Le Manoir aux Quat'Saisons, a Belmond Hotel

“A true temple of gastronomy.” - AA Inspector



Official Rating
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It’s 40 years since Raymond Blanc spotted a 15th-century Oxfordshire manor for sale and fell in love with it. The Besançon-born chef opened it in 1984 as a country house hotel and restaurant and he still runs it to this day, although it is now owned by the Belmond hotel and leisure group. The property is surrounded by glorious and treasured gardens with sculptures, an orchard, a Japanese tea garden and a bounteous, organic kitchen garden. Chef-patron Blanc remains the life force of the place, ably supported by a loyal team that includes new executive head chef Luke Selby and chef-pâtissier Benoit Blin. Three dining areas including the principal conservatory overlooking the immaculate gardens make this a deeply pleasurable gastronomic experience. The five-, six-and seven-course menus, with vegetarian and vegan options, have made Le Manoir’s classic French cooking a huge success. In addition, is the three-course carte and a children’s menu. A meal might open with chalk stream trout, beetroot, sorrel and Oscietra caviar before moving on to Cornish turbot, oyster leaves, cucumber and wasabi. Chocolate crumble, raspberry and beetroot is a memorable finale. The superb French-led wine list has great depth.

Awards, accolades & Welcome Schemes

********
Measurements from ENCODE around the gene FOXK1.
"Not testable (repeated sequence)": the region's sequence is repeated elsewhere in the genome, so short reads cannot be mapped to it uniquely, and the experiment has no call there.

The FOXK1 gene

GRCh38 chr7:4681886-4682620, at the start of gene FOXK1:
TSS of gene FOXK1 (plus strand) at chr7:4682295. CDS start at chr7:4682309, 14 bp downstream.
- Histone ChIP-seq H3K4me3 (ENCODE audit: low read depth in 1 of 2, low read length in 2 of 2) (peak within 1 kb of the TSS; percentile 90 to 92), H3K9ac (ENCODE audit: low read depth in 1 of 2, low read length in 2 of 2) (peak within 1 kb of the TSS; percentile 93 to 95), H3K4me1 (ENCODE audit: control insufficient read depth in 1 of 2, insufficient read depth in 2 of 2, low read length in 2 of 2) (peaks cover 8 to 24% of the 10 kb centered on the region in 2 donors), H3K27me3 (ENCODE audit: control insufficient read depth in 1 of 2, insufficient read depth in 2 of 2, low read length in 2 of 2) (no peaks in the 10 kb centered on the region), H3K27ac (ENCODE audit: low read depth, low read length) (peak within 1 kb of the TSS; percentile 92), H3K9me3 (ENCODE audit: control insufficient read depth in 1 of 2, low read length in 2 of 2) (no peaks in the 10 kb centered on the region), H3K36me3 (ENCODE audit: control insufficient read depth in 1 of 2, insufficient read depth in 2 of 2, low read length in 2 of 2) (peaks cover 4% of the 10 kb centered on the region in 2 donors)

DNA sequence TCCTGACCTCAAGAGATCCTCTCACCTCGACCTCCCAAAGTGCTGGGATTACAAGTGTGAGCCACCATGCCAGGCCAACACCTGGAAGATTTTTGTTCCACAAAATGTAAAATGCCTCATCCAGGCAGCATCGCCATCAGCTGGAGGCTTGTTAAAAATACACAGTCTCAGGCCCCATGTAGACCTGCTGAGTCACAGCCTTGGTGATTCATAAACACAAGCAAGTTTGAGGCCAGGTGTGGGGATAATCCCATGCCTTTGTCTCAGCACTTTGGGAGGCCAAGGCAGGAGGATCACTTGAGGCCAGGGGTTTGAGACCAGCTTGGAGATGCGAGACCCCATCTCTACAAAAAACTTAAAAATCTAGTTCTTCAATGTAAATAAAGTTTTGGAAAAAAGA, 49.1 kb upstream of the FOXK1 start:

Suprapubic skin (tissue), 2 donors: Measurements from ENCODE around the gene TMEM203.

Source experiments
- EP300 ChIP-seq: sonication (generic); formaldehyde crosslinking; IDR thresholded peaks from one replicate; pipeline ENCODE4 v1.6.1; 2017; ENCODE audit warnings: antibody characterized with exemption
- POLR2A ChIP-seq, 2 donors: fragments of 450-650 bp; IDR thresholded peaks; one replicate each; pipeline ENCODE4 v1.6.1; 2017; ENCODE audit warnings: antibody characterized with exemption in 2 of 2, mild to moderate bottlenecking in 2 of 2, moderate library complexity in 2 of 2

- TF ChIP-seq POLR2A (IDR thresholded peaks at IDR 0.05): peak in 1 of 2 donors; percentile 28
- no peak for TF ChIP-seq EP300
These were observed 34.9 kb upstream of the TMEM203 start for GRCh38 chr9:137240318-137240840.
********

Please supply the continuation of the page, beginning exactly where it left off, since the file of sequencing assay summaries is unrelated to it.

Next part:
5 Rosette Award for Culinary Excellence
AA Notable Wine List
Le Manoir aux Quat'Saisons, a Belmond Hotel
Church Road, GREAT MILTON, Oxford, OX44 7PD


  • Seats: 80
  • Private dining available
  • On-site parking available
  • Wheelchair accessible
  • Accessible toilets
  • Assist dogs welcome
Opening times
  • Closed:
Food and Drink
  • Wines over £30: 650
  • Wines by the glass: 40
  • Cuisine style: Modern French
  • Vegetarian menu

About the area

Discover Oxfordshire

Located at the heart of England, Oxfordshire enjoys a rich heritage and surprisingly varied scenery. Its landscape encompasses open chalk downland and glorious beechwoods, picturesque rivers and attractive villages set in peaceful farmland. The countryside in the northwest of Oxfordshire seems isolated by comparison, more redolent of the north of England, with its broad views, undulating landscape and dry-stone walls. The sleepy backwaters of Abingdon, Wallingford, Wantage, Watlington and Witney reveal how Oxfordshire’s old towns evolved over the centuries, while Oxford’s imposing streets reflect the beauty and elegance of ‘that sweet city with her dreaming spires.’ Fans of the fictional sleuth Inspector Morse will recognise many Oxford landmarks described in the books and used in the television series.

The county demonstrates how the strong influence of humans has shaped this part of England over the centuries. The Romans built villas in the pretty river valleys that thread their way through Oxfordshire, the Saxons constructed royal palaces here, and the Normans left an impressive legacy of castles and churches. The philanthropic wool merchants made their mark too, and many of their fine buildings serve as a long-lasting testimony to what they did for the good of the local community.

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